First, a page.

Marketing Basics for Associate Lawyers

In my experience with law firms, it is quite common to come across new associates who have had very little training in law school on how to market themselves. Oftentimes they are simply intimidated by the concept, don’t know where to begin and thus rely on senior lawyers to provide them with work. In order to build a successful law practice, new associates need to begin early on in their career to develop strong practice management skills, along with integrating some very basic marketing activities into their daily routine.

Basic Marketing Tips:

  1. Create a “Marketing” file and keep it in an accessible location.
  2. Docket your marketing time under a non-billable code to keep score of your efforts. Most law firm accounting programs can track revenue by source allowing you to focus on successful initiatives.
  3. Develop a brief, simple statement that describes what you do and where you work (elevator speech).
  4. Make a list of all the people you think could be influential in helping you gain more business, including: peers, friends, previous employers, family, religious leaders, medical or financial professionals, politicians, educational authorities, health care practitioners, focusing on contacts who will generate the kind of clientele you hope to work with.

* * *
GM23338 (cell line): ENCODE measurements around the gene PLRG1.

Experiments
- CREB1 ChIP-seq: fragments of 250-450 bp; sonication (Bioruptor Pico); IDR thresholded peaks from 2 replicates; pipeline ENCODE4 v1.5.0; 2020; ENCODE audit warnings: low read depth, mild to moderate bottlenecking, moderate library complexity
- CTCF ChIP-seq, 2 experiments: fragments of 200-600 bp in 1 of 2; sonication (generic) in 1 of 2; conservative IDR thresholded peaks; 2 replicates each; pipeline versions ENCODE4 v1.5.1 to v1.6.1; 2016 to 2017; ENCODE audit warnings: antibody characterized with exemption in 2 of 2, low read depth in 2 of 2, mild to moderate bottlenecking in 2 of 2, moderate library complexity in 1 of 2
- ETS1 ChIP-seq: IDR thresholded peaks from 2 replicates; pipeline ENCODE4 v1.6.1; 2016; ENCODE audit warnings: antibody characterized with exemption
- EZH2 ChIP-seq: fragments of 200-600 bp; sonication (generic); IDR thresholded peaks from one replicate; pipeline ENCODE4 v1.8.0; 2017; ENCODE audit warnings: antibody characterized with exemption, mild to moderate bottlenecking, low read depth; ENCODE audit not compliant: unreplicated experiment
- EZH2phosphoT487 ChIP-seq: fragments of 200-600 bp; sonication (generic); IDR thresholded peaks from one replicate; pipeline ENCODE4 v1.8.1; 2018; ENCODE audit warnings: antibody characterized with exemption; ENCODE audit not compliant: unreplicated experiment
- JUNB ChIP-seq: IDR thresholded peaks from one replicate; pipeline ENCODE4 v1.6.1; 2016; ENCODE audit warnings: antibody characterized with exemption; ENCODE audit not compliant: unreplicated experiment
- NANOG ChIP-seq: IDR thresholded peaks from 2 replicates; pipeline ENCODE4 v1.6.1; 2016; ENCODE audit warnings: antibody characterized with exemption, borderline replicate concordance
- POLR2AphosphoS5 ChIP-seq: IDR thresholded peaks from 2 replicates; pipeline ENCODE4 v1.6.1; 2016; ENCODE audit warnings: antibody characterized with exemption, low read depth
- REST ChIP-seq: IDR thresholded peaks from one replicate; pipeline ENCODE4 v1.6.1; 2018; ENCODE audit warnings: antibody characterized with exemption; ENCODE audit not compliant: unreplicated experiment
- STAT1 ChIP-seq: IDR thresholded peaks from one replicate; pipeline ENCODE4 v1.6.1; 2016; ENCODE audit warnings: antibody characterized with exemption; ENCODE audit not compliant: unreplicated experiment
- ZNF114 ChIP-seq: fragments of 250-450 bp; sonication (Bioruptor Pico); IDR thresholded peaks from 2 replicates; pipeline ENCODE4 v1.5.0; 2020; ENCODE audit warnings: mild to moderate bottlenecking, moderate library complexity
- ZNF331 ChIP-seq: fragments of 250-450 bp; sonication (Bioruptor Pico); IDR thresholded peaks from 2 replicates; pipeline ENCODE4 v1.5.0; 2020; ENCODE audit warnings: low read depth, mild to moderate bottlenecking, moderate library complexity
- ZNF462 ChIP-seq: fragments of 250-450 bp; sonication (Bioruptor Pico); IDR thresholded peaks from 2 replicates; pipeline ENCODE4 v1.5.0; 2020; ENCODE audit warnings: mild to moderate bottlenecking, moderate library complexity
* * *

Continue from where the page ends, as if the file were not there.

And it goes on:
5. Decide the most comfortable means for you to connect with potential new business contacts: writing articles, social media, speaking engagements, charity sponsorship, networking associations, coffee or lunch, emails, newsletters, sporting events, etc.
  6. Keep a current database to record and track your contact information and activity.
  7. Join professional associations, volunteer in your community, attend firm-related events.
  8. Set goals for yourself and schedule your marketing activities in advance. Attempt to network with at least one contact a month and do one other marketing event o four choice each quarter.
  9. Always follow-up with a “thank you” phone call, email or card to any referral sources.
  10. Consider working with a coach to assist you in developing a basic marketing plan that suits your particular skills and interests, and help keep you on track.
  11. Don’t give up!
    • Don’t expect to get something in return.
    • Look for ways you can learn more about your contacts and open dialogue on topics of interest.
    • Build trust and keep in touch with your contacts.

Marketing does not have to be complicated.  Following these basic tips early on in your practice will help you develop confidence and long-term habits in building a clientele base for a successful practice.

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